For expenses over a specific amount, e.g., £500, there should be approval from the treasurer, and for expenses over £2,000, the board should also approve the expenditure, etc. It's a good idea to allow small expenses, e.g., below £50, without approval, so the chairman doesn't have to constantly ask the treasurer for permission to buy small items. It can also be decided that the treasurer has the same authority as the chairman regarding purchases and expenses.

Membership Fees for the Club

Specify the amount each member should pay and what happens if payment is not made. Should three reminders be sent before a member is excluded?

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Members - Who Can Join?

Are there specific requirements for who can become a member? Should a member live in a specific city, be under a certain age, or something else? In other words, for whom is the club a community?

Decision-Making Process in the assosiation / Club

Here, you can describe how the chairman can act and in which situations the entire board should participate in decision-making. It may be something like "changes and decisions that may incur expenses of more than £2,500 per year should be presented to the full board" with a minimum of 50% attendance for a final decision by a show of hands. There may also be specific areas specified, such as all decisions regarding changes to the clubhouse's rental, which must be discussed and voted on at a full board meeting with at least 75% attendance.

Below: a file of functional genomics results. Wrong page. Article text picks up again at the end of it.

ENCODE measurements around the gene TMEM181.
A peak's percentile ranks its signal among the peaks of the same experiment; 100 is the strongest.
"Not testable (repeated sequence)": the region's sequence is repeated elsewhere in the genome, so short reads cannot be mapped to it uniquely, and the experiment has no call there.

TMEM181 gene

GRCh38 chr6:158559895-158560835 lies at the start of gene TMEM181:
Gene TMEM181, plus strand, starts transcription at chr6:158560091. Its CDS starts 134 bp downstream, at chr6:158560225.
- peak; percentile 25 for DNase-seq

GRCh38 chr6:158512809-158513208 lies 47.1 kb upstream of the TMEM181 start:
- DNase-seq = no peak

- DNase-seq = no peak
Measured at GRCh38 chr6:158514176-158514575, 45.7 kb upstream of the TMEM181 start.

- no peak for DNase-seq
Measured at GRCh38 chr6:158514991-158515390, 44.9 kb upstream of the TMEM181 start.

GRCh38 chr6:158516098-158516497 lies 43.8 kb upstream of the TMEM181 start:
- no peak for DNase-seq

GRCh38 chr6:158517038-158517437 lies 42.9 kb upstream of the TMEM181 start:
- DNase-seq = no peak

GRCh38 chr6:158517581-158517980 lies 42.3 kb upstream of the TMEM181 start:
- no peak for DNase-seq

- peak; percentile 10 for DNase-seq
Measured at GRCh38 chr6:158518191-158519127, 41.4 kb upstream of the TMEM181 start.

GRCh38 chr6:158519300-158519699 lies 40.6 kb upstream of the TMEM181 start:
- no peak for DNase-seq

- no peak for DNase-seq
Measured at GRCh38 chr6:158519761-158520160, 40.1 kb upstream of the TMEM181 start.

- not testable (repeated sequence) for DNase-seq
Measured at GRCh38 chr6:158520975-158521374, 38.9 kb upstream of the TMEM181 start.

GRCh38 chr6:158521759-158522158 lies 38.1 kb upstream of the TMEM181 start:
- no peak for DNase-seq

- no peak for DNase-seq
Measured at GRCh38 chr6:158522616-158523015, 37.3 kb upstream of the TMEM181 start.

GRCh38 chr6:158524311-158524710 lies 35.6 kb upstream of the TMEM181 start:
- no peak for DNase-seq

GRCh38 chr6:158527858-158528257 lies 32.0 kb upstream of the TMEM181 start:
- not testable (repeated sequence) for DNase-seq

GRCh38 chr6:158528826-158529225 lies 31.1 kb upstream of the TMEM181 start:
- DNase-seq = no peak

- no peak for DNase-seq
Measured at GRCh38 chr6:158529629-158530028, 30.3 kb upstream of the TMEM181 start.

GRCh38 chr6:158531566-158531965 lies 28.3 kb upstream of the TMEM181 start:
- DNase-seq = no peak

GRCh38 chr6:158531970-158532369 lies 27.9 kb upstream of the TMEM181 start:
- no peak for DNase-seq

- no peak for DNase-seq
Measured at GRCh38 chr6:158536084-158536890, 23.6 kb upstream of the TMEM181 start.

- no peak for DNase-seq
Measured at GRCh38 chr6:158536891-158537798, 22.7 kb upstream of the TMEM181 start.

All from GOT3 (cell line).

In other words, you decide what should be in the articles. The more specific you are, the fewer misunderstandings will occur. However, it's essential to allow some decisions to be made by the chairman alone, so there doesn't have to be constant board meetings where everything has to be discussed. If you are a small club, it can be quite enjoyable and an excellent idea. Still, if it's a club with 1,000 members, it can quickly become very inflexible and hinder the club's operations. Therefore, there should be a balance between what the board should be involved in and what the chairman can handle independently.

Dissolution of the Club / Federation

In the articles, the last point should describe how the club can be dissolved. For example, by having 75% of the club's members vote for dissolution at a general assembly (provided that all members have been notified of the meeting at least three weeks in advance).

Registration of the Club

Association Type VAT Requirement?
Depending on the type of club you are establishing, there are different registration requirements. We recommend registering the association with a VAT number, even though it's not a strict requirement. A VAT number allows you to apply for and possibly receive support. It also enables the hiring of paid employees and business activities, such as renting premises and running a cafe, and bar. It facilitates opening a bank account for the club (which can be challenging without a VAT). The club can be registered with the UK Government.


Accounting Requirements and Rules for Clubs

A regular club is not obligated to produce an audited financial statement. The purpose of the financial statement is to inform the club's members about the association's financial situation. The statement should provide a clear overview of income (membership fees) and expenses for the year.